Monday, October 22, 2012

Picture Prompt Exercise

Time for another writing exercise to get you into prime shape as a writer. Today, I thought we'd use some picture prompts. I'll post three pictures. Study each one, see what it triggers, then freewrite for ten minutes. Move on to the next one. If you do all three, you'll have spent 30-plus minutes and have the seeds for three stories. Now, how bad can that be? So....

Number 1:

Number 2:

Number 3:  

If you especially like one of the three pictures prompt exercises you've done, post it for us in the Comments section.

1 comment:

  1. The following was sent by Kathe Campbell, a writer who lives on top of a mountain in Butte, MT.

    Kathe Campbell 9:07am Oct 22
    Prompt #1 was easy--reminders of life here the last few months. The other two escaped me.

    She did it last year, now she's done it again. My sweet drake is gone this morning, for Mrs. Fox came skulking by the pond to grab the wild mallard before he was awake. Rushing off to her home under a pile of brush, she will nurse her young, gorge herself, then leave the bones for the kits before eventually sending them off on their own. It's what living in and loving nature is all about--the seasons, the miracle of birth, the anguish of loss, and years of joy in-between. Too many blue days gazing a vacant pond where a crippled duck crash-landed seeking sanctuary and plenty of grain under the deck. Each day throughout the summer I've prayed for ducks to skid across Duck Soup Waterfowl Refuge again, but no such luck. Maybe next summer, for I really miss those quacks.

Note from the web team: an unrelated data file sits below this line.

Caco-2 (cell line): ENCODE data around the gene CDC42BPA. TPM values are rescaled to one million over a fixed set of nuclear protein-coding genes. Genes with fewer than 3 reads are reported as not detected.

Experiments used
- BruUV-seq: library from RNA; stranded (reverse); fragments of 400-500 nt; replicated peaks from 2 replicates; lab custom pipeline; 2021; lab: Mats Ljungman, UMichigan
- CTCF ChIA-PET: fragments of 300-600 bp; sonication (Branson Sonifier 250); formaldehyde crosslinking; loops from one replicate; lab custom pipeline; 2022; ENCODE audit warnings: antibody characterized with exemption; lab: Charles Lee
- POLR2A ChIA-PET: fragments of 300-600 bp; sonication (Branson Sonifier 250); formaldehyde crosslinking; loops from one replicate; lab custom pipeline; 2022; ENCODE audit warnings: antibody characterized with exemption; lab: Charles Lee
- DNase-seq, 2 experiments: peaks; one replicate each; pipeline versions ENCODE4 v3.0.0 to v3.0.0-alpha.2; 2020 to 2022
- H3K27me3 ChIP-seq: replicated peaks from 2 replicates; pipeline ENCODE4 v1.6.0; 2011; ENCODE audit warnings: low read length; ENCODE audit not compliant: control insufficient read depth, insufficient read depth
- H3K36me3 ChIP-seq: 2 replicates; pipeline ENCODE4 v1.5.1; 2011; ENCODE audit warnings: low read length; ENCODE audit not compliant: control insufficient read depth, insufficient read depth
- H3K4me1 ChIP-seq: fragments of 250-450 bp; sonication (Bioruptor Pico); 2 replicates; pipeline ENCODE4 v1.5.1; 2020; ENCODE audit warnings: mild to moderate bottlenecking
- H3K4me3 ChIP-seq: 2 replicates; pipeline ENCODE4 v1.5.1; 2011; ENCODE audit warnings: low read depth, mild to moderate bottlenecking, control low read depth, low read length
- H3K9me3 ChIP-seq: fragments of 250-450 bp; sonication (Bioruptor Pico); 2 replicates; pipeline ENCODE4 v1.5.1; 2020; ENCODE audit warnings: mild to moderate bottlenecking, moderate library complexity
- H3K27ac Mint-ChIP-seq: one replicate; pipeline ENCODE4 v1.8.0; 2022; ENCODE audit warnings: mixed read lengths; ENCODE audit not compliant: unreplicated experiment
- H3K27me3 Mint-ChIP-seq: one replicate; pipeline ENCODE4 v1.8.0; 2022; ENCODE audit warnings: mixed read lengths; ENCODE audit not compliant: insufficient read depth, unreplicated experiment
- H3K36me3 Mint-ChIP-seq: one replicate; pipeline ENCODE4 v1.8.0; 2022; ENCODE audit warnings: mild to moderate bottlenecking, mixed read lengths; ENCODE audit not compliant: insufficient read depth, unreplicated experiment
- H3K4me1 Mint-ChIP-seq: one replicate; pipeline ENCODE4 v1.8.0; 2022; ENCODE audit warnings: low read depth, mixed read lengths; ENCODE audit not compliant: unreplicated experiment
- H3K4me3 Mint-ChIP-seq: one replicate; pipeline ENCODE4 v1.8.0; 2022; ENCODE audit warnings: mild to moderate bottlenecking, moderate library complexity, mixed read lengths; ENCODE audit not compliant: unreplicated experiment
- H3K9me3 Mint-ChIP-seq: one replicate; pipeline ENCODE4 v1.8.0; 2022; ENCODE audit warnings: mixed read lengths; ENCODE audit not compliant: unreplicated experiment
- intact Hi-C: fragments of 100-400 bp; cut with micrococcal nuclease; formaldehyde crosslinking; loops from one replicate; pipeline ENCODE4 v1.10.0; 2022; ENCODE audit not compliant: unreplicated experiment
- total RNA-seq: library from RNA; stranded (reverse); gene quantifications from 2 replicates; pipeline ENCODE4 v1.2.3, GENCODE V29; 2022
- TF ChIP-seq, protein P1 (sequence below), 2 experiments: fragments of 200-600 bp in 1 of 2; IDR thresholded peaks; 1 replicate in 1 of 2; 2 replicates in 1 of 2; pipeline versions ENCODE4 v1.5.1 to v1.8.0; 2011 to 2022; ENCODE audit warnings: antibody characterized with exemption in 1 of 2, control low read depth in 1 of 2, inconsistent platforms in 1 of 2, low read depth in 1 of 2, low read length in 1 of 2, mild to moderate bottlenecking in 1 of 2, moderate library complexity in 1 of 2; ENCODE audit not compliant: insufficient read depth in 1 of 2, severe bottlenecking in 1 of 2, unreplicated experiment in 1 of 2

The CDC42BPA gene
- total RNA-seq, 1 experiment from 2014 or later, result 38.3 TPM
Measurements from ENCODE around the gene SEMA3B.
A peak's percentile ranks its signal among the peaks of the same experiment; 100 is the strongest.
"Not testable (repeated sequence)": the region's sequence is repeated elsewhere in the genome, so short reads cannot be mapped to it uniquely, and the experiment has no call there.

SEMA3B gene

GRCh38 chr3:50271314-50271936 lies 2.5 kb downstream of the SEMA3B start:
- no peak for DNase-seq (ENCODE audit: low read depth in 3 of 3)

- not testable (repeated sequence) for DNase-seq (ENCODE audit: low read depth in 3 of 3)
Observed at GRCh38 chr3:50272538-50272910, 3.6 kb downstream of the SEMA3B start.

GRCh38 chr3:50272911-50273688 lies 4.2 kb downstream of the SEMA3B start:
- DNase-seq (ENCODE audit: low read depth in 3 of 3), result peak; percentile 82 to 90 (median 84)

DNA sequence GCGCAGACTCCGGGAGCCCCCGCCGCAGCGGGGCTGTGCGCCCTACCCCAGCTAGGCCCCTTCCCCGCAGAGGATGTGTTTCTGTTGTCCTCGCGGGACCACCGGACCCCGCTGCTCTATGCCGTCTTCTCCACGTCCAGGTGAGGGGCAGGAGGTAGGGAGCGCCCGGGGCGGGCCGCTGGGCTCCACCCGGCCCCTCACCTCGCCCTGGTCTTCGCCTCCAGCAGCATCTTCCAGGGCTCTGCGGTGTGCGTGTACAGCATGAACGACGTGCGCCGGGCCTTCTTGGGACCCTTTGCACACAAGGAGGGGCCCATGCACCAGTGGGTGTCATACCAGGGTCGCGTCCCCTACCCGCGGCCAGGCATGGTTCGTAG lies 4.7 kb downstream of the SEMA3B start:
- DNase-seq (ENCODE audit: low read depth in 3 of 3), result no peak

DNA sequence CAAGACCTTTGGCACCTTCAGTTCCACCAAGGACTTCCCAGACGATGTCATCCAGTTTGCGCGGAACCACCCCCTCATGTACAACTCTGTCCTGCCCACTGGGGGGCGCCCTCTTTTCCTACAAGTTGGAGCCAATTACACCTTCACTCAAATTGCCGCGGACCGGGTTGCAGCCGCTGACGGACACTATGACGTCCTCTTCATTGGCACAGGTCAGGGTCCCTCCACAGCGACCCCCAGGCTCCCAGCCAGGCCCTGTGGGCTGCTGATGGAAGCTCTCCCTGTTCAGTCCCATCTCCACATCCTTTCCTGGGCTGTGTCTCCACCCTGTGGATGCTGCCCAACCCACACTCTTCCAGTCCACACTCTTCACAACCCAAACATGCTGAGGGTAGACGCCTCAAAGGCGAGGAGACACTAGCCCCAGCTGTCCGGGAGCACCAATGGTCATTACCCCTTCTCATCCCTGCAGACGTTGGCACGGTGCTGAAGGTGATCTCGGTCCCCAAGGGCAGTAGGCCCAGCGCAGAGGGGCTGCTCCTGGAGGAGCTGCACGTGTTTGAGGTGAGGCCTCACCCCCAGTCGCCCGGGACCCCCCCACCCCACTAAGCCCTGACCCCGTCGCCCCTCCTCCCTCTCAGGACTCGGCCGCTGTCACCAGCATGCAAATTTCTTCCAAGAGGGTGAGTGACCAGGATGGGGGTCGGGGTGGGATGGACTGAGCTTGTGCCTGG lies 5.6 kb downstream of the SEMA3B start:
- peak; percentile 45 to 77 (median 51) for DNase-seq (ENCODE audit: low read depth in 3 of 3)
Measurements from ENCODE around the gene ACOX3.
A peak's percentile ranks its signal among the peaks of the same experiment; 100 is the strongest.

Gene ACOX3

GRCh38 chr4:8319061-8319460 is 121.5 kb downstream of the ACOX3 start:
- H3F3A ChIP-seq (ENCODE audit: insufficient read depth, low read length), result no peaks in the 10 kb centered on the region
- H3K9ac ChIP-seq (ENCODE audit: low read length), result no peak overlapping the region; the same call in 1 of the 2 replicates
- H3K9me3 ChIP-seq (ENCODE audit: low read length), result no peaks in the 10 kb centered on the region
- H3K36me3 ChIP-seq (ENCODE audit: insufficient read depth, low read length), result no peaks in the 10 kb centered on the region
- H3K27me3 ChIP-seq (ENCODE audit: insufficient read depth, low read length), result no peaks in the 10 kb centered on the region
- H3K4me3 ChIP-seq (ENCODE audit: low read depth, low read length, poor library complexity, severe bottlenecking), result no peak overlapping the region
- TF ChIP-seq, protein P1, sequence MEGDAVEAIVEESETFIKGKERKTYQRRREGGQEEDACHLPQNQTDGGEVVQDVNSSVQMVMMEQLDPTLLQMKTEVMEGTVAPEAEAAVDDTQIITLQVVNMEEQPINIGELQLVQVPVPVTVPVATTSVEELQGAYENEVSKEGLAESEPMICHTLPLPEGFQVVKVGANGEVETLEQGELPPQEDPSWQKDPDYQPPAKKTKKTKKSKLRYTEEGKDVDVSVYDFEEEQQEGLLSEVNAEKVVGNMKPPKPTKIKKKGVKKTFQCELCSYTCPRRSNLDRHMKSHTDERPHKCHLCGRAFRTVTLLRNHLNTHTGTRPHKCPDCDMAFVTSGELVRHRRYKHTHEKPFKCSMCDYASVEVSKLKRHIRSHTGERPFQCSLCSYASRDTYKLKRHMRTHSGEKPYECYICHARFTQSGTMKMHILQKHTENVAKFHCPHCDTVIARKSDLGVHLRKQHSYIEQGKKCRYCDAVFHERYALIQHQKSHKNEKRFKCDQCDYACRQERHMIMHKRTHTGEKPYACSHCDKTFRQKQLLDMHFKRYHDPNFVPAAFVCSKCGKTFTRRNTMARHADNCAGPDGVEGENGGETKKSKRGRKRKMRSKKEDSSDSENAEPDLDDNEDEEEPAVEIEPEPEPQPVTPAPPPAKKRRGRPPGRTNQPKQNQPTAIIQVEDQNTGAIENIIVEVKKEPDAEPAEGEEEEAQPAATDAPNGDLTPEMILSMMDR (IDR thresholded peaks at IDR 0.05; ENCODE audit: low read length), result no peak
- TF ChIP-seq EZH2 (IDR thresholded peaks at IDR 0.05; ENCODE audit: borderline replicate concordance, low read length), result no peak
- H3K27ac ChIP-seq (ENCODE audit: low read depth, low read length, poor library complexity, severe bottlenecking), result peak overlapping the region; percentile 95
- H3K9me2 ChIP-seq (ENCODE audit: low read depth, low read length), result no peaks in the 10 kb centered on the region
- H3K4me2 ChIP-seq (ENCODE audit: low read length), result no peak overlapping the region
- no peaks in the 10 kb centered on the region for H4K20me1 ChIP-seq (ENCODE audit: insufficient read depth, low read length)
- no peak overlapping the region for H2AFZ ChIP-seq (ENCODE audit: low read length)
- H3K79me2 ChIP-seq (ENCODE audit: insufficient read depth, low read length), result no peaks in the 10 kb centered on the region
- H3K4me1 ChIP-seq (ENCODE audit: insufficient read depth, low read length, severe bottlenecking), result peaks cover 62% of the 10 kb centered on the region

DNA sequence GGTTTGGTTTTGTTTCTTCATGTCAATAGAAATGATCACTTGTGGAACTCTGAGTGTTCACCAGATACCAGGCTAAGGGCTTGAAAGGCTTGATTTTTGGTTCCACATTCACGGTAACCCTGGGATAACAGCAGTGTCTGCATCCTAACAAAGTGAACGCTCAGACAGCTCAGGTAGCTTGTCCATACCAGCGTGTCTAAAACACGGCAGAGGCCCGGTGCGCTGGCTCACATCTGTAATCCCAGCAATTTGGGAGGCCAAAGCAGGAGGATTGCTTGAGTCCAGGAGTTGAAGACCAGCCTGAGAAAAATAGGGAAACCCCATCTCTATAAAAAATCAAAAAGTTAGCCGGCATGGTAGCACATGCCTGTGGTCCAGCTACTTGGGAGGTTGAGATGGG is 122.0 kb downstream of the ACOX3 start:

But now I'm transfixed by a burst of color in brilliant contrast with lofty firs and pines on the mountainside. Their beauty will soon be cut short by old man winter's wrath while glassing quaking aspen leaves in plummeting demise. Having lost all my aspens to the moose, I hope they find enough winter forage without stripping the lovely deciduous trees naked. Grateful for warmish autumns, I've seen a few early skiffs --this year no exception--a small arctic blast on October first to melt quickly and return us to Indian summer.